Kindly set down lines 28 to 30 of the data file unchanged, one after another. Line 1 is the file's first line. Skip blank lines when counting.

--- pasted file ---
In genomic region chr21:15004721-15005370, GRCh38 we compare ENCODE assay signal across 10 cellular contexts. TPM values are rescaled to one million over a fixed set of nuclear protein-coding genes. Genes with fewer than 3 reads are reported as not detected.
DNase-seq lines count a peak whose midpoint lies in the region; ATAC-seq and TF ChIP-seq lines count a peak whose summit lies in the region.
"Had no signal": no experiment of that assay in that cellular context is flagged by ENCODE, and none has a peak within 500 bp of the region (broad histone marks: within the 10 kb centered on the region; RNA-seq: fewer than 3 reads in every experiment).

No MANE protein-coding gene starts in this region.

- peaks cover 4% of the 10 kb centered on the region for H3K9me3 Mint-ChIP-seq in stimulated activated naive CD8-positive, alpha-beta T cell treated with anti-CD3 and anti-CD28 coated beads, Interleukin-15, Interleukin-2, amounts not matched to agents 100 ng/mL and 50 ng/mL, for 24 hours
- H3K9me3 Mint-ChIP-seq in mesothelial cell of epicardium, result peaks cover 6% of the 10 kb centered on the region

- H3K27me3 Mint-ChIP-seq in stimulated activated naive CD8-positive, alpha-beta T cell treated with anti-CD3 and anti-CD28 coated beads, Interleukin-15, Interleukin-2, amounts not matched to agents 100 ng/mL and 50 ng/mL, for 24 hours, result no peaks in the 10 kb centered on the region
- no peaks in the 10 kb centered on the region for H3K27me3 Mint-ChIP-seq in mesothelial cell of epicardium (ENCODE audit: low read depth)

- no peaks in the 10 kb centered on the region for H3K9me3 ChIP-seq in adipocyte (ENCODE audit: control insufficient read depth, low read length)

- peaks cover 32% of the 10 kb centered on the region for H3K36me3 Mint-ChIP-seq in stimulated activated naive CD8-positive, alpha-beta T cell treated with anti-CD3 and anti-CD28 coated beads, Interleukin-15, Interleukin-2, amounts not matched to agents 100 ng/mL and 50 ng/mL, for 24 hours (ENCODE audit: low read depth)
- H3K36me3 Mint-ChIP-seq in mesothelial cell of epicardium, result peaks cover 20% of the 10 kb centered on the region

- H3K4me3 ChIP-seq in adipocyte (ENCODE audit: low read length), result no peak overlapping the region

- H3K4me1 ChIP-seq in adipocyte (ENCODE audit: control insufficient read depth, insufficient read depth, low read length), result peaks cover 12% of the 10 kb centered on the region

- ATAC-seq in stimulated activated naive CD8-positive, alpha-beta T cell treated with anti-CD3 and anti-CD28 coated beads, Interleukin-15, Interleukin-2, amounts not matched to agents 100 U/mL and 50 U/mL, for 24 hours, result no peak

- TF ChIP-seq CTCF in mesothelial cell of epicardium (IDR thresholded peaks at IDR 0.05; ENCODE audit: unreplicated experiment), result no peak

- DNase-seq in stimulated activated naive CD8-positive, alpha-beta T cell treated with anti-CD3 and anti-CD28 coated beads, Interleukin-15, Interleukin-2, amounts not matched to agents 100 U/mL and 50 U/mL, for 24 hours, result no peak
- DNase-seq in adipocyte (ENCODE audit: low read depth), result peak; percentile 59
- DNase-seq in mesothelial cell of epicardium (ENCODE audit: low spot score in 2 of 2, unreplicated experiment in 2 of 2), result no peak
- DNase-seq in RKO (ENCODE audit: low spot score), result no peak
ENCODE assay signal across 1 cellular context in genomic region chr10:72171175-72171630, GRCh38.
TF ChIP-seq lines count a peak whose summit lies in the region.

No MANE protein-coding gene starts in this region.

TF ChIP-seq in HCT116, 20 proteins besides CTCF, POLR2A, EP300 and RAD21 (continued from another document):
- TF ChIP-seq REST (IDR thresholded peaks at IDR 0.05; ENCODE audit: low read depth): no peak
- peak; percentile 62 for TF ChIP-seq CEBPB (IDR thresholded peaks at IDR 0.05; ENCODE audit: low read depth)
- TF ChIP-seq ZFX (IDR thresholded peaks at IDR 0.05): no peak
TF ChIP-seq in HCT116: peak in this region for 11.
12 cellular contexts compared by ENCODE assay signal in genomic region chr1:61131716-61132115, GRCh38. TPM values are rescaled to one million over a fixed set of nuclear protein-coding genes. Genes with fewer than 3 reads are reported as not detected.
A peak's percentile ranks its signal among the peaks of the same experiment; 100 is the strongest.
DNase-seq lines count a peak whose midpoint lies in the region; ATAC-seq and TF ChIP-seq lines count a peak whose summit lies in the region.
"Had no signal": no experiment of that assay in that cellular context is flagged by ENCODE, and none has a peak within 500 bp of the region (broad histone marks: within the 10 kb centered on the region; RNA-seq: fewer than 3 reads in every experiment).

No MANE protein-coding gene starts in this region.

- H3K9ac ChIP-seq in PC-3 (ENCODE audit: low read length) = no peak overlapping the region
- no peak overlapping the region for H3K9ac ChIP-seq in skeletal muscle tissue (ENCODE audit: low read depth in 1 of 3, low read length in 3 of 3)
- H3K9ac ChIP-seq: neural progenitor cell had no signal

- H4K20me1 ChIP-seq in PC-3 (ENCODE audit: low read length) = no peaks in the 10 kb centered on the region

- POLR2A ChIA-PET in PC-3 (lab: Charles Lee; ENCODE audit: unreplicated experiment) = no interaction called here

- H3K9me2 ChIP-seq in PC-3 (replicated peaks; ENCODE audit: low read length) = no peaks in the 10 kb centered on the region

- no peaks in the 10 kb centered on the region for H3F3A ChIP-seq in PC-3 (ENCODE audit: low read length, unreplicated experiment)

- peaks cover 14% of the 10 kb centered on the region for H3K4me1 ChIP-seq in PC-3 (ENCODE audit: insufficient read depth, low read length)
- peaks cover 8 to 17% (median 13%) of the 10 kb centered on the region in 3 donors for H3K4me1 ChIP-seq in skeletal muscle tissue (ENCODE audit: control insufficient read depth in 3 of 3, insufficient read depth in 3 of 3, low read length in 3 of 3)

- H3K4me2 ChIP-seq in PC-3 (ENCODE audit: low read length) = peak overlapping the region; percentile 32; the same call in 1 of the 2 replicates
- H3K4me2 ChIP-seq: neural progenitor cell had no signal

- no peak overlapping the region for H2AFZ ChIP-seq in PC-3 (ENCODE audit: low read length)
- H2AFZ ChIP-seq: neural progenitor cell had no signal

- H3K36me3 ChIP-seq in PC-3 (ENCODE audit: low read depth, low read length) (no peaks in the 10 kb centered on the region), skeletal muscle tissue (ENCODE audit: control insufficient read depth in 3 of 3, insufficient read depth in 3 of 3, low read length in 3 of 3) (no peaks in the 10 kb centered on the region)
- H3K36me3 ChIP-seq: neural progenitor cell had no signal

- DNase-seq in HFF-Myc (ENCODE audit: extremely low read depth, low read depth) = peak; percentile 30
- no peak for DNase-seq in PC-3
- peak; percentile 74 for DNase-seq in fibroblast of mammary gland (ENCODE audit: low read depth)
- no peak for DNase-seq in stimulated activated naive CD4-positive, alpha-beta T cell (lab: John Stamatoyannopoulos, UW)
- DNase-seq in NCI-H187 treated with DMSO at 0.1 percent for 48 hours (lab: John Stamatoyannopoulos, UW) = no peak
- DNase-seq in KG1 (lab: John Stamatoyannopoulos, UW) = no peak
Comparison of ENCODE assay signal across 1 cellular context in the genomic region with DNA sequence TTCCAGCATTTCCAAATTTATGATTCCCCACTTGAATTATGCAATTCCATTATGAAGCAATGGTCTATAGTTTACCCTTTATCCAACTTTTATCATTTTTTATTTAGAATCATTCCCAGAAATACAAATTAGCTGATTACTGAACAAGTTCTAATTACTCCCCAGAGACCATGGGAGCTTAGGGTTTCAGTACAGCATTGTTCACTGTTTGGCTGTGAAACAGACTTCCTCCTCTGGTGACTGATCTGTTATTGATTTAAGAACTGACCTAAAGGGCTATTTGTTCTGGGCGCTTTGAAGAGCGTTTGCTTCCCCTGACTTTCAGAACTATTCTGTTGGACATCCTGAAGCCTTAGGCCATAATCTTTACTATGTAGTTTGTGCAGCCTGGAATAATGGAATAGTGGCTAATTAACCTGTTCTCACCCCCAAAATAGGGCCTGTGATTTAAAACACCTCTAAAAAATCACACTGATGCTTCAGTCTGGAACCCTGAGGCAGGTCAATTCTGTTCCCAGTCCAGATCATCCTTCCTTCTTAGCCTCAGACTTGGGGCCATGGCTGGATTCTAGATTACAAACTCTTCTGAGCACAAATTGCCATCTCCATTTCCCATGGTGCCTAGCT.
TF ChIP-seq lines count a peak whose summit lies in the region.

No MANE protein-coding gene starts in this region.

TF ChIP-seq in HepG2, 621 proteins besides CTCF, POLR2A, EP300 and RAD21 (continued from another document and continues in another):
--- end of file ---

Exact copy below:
12 cellular contexts compared by ENCODE assay signal in genomic region chr1:61131716-61132115, GRCh38. TPM values are rescaled to one million over a fixed set of nuclear protein-coding genes. Genes with fewer than 3 reads are reported as not detected.
A peak's percentile ranks its signal among the peaks of the same experiment; 100 is the strongest.
DNase-seq lines count a peak whose midpoint lies in the region; ATAC-seq and TF ChIP-seq lines count a peak whose summit lies in the region.